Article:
SmartCompany, January 10, 2018
The Australian Bankers’ Association (ABA) says small businesses are benefiting from record-low low interest rates on business loans, but when it comes to finance, smaller operators are worried about more than just the amount they’ll repay once they secure a loan.
The ABA says data from the Reserve Bank of Australia reveals that over the past six years interest rates for small businesses have fallen to the lowest levels since data started to be collected on the amount SMEs pay for finance.
In 2011, the average small business loan incurred an 8.4% interest rate, compared to 5.3% now. This amounts to $9 billion less being paid in interest compared with seven years ago, according to the data.
However, the small business community has been concerned over the past year not only with the terms of loans once they are acquired, but with actually gaining access to finance in the first place.
Australian Small Business and Family Enterprise Ombudsman Kate Carnell told SmartCompany last year that as the big banks continue to favour loan applicants with equity in physical property, business owners who have been unable to break into the property market are facing big challenges.
In November, she said this situation was also leading to equity issues, because “the children of affluent parents have greater opportunities to buy and grow businesses” while those without substantial asset bases struggled for finance.
For some of Australia’s largest banks, standard variable rates for business loans that are not secured by residential property are still advertised as higher than those secured by residential property.
For example, the Commonwealth Bank advertises standard variable rates starting at 5.73% for business loans secured by residential property, compared with 7.81% without property.
NAB lists a starting rate of 5.19% for its Business Options Prime package, but this is also for loans secured by residential property only. Westpac’s variable base rate for small business loans is 5.32%.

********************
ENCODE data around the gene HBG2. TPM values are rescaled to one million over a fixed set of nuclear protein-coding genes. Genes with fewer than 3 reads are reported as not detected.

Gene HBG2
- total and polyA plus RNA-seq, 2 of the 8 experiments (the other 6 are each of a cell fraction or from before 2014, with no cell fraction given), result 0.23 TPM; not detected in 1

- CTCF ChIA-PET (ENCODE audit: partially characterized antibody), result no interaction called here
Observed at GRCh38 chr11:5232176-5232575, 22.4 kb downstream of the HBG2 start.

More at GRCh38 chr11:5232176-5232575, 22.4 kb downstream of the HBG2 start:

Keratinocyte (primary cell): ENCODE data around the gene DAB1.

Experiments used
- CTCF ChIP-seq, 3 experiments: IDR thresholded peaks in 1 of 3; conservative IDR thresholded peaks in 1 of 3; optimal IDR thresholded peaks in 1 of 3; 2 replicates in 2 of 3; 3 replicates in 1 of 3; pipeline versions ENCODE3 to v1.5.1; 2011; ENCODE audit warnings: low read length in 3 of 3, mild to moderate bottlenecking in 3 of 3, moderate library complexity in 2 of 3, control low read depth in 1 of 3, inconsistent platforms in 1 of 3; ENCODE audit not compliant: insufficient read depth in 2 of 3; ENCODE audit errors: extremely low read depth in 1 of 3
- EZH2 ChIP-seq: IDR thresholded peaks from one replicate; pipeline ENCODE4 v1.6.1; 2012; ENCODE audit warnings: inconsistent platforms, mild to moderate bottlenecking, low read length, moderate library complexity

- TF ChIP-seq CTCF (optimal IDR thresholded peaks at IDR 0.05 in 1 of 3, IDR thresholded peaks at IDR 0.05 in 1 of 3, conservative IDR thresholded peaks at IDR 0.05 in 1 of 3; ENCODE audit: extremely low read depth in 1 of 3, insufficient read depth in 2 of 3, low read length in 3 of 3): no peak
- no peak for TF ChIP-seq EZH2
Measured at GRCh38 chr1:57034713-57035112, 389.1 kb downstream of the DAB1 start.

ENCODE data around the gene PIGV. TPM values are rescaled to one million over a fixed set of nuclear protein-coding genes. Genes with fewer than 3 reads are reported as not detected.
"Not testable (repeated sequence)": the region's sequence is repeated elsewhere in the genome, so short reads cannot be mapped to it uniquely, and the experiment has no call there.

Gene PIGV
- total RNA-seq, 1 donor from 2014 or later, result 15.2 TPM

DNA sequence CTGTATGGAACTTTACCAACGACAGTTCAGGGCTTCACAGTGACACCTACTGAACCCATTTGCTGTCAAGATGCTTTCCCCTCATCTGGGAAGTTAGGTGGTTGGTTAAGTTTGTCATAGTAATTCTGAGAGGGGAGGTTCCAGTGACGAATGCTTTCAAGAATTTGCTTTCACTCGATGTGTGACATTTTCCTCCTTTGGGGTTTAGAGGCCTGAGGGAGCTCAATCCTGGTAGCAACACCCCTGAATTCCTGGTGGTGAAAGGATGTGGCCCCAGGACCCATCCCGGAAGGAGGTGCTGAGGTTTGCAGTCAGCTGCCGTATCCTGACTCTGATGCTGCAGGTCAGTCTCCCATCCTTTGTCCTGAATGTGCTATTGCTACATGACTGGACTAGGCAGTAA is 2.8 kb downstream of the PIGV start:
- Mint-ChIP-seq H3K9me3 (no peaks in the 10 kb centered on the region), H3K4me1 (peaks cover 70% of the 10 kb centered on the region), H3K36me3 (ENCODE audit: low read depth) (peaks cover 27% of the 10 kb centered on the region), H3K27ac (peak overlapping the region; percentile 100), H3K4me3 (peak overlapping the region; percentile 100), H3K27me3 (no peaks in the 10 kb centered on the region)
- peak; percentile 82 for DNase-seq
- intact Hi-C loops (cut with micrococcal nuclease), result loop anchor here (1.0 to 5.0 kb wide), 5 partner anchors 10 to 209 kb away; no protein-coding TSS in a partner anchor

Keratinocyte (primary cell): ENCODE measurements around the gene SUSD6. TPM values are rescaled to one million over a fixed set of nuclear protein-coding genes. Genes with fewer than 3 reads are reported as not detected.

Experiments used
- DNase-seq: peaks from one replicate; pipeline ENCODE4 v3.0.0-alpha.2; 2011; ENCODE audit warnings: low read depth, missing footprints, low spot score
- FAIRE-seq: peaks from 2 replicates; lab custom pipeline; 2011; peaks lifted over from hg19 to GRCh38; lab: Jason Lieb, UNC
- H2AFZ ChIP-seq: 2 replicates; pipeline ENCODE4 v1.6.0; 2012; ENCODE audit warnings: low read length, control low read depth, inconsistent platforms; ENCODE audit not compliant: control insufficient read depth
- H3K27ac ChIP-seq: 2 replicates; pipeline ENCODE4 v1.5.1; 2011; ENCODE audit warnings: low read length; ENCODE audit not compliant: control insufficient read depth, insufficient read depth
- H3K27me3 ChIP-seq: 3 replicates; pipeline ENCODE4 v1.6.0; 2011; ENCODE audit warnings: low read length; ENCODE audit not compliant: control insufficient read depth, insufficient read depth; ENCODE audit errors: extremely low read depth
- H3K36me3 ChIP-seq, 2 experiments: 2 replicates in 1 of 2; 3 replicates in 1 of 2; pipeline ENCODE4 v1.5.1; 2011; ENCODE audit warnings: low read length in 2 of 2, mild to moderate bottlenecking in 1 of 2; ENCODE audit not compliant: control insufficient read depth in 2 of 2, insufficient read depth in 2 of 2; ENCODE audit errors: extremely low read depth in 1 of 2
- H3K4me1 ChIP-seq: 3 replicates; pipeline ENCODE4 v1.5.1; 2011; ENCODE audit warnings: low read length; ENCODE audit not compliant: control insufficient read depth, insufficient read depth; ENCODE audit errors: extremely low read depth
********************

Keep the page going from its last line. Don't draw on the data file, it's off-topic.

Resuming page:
SmartCompany contacted the Commonwealth Bank, NAB, Westpac and ANZ for details of their small business loan offers.
A spokesperson for NAB told SmartCompany the bank considers a range of factors when setting interest rates.
“Our customers are also telling us that while competitive pricing is important, so is fast, simple and digital access to credit. Time poor small businesses want quick and easy access to unsecured credit, which is why we’ve developed unsecured lending options such as QuickBiz,” the spokesperson said.
Loan terms and models challenged
The ABA’s chief economist Tony Pearson told SmartCompany lower rates for small businesses can help “drive economic growth, create new jobs and tackle unemployment”.
Small business figures agree finance is critical to propelling a business forward, but over the past year the focus of those in the landscape has been ensuring businesses get the best possible deal once they access finance.
In August, the big four banks signed off on changes to contract terms for small business loans after Carnell’s lending enquiry uncovered practices like unfair variation of loan terms, which were hurting SMEs.
The ABA has also committed to simplifying language in contracts and rewriting the small business section in its revised Code of Practice, which it lodged with the Australian Securities and Investments Commission in December.
However, concerns over access to finance continue to prompt suggestions that Australia should change its approach to small business loans.
One of the key recommendations in a pre-budget submission from the Institute of Public Accountants (IPA) calls on the government to consider a state-backed loan guarantee scheme to help SMEs get ahead.
The IPA says this approach could give banks incentives to lend to smaller operators who may otherwise struggle to successfully apply for loans.
“There is a strong case for designing and implementing a loan guarantee program in Australia to help remedy the specific problems of smaller and younger start-ups unable to finance new investment opportunities through normal commercial channels,” IPA chief executive Andrew Conway says in the submission.